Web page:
ABUJA, March 15, 2016 –With over 170 million people and a high rate of population growth, Nigeria needs to create 40 to 50 million additional jobs between 2010 and 2030. To reduce poverty and promote more inclusive growth, these jobs need to be more productive and provide higher incomes than the country’s jobs today. Three new World Bank reports focus on this challenging agenda.
The report “More, and More Productive, Jobs for Nigeria” provides a detailed overview of jobs, workers, and employment opportunities, while “Understanding and Driving Private Sector Growth in Nigeria” studies constraints and drivers of firm-level growth and implications for employment.” The third report “Skills for Competitiveness and Employability” examines the demand in priority economic and job growth sectors and how to ensure that Nigerians have the right skills.
“Understanding where people work, constraints to firm growth, and the skills needed is fundamental for formulating appropriate policies,” says Rachid Benmessaoud, World Bank Country Director for Nigeria. “The solid, detailed diagnostics in these reports are critical inputs to developing education and jobs strategies for Nigeria.”
The reports show that “two Nigerias” seem to be emerging: one in which high and diversified growth provides more job and income opportunities, and one in which workers are trapped in traditional subsistence activities. The reports also show a geographic divide, with northern Nigeria having low levels of education access and high youth underemployment than the South. Although skills required in Nigeria remain mostly manual, the South is experiencing more demand for the cognitive skills required by the new knowledge economy.
According to the studies, the majority of adult Nigerians are employed but locked into low-productivity and low-income work, with no job or income security. The studies find that half of working Nigerians are in small-holder farming and another 30 percent working as self-employed in small or micro household enterprises in the non-agricultural sector. Their work is not enough to escape poverty, or attain middle class status for their households.
The reports call for attention to key areas for the country’s education, competitiveness, and jobs agenda. Among the solutions they offer:
First, a transition into more productive employment requires more skills. Nigeria needs to improve basic skills levels. Some 30 percent of youth have not completed more than primary education. Beyond basic skills, better policies and programs would improve access and market relevance of technical vocational education and training. Better job market information and facilitation would strengthen job accreditation and certification and expand opportunities for school-to-work transition. At the same time, informal short programs could help existing workers upgrade skills and become more employable.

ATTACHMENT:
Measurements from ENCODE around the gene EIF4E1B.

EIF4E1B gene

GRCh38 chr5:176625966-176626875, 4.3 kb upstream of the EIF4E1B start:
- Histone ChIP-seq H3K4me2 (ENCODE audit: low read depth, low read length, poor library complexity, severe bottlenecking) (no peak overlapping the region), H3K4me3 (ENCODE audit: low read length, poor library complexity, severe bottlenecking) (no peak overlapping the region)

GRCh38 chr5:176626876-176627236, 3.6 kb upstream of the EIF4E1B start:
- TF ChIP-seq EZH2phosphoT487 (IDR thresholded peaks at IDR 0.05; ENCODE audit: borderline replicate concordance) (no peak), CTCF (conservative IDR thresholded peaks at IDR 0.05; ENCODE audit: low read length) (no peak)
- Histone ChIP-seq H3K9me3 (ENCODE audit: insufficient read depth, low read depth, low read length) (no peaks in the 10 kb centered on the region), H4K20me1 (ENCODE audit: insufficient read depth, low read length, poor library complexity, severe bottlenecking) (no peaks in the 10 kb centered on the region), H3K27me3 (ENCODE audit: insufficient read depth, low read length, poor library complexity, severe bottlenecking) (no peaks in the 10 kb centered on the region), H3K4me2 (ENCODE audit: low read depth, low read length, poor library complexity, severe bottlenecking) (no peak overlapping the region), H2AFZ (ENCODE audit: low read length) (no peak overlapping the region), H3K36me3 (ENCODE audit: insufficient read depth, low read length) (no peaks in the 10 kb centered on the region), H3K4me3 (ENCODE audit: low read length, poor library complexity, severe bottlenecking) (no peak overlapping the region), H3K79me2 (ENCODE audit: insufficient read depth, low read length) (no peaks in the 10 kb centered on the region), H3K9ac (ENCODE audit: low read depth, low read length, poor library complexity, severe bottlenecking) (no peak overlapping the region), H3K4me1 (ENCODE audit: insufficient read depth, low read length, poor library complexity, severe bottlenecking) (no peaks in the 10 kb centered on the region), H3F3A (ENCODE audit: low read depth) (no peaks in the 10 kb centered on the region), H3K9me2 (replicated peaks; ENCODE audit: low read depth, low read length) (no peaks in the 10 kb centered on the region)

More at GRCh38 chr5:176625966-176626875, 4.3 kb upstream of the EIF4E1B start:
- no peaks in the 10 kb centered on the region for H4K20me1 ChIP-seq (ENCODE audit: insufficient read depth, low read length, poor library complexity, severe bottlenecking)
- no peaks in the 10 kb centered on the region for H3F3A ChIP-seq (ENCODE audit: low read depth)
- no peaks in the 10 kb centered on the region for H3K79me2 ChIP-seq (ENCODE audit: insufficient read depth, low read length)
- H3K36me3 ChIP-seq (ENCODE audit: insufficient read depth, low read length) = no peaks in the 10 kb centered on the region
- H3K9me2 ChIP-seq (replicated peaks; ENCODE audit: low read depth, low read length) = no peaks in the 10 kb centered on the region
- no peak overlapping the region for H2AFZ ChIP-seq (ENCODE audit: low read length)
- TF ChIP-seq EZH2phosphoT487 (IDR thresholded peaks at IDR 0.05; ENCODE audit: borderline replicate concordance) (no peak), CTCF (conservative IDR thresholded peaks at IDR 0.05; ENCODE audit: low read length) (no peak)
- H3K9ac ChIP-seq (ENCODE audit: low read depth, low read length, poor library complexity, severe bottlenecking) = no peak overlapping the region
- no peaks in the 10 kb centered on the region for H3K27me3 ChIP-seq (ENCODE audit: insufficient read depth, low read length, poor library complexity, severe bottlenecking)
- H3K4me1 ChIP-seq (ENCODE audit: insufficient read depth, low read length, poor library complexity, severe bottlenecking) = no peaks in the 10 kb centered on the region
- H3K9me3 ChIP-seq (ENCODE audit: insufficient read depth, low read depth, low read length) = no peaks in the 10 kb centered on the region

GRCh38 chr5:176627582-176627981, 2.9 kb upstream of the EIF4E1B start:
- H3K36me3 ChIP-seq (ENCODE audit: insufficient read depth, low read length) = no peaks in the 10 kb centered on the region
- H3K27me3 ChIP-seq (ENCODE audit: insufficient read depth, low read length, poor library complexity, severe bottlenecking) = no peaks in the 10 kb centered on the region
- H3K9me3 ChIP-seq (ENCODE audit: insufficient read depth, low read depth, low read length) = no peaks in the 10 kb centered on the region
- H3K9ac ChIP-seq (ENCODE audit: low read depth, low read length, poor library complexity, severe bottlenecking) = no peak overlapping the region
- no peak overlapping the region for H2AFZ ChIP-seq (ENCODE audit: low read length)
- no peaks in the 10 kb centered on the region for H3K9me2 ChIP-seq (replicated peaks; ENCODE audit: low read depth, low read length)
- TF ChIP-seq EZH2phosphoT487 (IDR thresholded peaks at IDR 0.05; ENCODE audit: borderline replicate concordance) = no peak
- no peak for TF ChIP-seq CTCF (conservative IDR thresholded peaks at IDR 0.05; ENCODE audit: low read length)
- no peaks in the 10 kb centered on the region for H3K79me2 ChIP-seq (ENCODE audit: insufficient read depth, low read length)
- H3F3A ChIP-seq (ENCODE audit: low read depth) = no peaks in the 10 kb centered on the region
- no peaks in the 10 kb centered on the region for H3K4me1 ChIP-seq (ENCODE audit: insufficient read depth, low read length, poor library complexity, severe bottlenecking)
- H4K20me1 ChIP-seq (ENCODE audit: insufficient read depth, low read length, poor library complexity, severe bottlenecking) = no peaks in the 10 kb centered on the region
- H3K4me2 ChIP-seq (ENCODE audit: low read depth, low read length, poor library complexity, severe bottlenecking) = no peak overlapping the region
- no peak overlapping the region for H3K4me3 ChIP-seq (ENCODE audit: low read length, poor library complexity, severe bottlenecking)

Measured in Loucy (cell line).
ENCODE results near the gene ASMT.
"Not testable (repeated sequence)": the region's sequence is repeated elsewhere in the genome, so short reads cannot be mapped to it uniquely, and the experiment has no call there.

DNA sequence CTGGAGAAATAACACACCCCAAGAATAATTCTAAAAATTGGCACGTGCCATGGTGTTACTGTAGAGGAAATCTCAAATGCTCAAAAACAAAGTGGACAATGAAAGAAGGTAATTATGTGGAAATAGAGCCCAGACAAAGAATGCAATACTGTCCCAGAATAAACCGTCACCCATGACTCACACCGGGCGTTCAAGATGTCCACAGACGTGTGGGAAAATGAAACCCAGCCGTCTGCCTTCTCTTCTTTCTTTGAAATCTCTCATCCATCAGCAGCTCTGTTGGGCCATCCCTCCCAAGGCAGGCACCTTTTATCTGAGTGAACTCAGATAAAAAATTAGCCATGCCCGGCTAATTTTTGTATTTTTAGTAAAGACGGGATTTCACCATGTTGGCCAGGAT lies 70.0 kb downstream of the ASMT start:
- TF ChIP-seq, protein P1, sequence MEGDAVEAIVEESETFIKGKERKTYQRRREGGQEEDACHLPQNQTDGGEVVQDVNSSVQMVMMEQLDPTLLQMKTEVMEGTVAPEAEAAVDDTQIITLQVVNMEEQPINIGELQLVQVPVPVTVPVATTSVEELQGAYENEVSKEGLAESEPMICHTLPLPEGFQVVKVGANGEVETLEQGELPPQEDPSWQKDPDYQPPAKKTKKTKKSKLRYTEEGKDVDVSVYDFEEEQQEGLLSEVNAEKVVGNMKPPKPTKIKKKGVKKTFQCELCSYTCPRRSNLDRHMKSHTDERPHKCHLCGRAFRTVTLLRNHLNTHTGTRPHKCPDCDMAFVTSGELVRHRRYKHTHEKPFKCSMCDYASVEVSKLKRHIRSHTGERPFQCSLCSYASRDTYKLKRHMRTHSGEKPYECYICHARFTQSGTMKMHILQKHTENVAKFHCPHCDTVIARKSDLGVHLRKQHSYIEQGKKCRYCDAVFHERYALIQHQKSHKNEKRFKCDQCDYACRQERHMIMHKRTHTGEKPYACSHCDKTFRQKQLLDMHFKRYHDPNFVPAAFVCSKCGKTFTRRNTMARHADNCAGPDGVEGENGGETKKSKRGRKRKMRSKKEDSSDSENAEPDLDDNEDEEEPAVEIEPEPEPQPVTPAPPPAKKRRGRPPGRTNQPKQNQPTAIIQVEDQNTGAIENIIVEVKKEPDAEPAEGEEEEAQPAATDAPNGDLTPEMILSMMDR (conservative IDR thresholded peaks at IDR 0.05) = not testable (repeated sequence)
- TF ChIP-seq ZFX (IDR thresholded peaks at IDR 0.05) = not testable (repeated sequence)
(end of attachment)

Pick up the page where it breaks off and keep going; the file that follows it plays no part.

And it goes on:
Second, the private sector generates employment but firm growth is too small to absorb a large number of Nigerians. About 4 million microenterprises are capable of generating wage jobs, indicating that the informal sector should not be overlooked in development strategies. The formal sector appears to have an even greater potential to grow and generate employment but is limited by low productivity especially in northern Nigeria. The biggest gains to productivity would come from reducing crime, improving access to credit, reducing losses due to power outages, and increasing use of the Internet.
Third, a focus on agriculture is critical, as it will remain the largest employer for the foreseeable future. But there is a disconnect. Agriculture contributed 22 percent to GDP in 2012, but employed half of the working population. Raising agricultural productivity – incorporating small farmers in value chains, increasing access to markets, inputs, and technology would both help raise income opportunities for small holder farmers and simultaneously tap into the significant potential for domestic agriculture and agribusinesses in Nigeria.
Fourth, the reports advocate programs that reduce income volatility over the short term. Safety nets are needed to prevent people from falling into poverty and to protect economic development over the longer term. A coherent framework and institutional set-up for social safety nets is needed.
Finally, efforts to identify appropriate employment policies must be based on reliable data and rigorous analysis. Insufficient and poor quality data is still a constraint in monitoring jobs in Africa’s most populous country.